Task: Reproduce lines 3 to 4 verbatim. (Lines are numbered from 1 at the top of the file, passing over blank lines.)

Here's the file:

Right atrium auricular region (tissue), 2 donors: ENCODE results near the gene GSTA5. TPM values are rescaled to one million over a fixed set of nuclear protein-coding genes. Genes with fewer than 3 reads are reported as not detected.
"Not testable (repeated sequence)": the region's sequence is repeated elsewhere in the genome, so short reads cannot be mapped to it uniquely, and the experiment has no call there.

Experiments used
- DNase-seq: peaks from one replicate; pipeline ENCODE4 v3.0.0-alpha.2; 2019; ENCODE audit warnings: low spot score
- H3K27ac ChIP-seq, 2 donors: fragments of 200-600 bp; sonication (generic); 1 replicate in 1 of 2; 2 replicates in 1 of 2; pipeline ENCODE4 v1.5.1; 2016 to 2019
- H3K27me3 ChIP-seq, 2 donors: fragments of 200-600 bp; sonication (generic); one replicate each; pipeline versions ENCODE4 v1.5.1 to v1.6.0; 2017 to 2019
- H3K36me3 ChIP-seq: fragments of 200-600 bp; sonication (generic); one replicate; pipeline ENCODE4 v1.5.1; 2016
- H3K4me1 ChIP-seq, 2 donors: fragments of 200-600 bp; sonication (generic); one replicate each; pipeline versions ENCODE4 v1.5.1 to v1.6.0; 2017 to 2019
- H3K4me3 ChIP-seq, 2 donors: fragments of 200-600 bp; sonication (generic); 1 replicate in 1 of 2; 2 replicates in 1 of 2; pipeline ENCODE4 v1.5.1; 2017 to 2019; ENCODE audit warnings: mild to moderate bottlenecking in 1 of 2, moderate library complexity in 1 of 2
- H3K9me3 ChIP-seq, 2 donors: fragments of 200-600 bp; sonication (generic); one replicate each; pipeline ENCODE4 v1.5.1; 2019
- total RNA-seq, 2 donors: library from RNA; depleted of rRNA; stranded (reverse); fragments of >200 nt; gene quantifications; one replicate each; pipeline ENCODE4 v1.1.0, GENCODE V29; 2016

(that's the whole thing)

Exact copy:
Experiments used
- DNase-seq: peaks from one replicate; pipeline ENCODE4 v3.0.0-alpha.2; 2019; ENCODE audit warnings: low spot score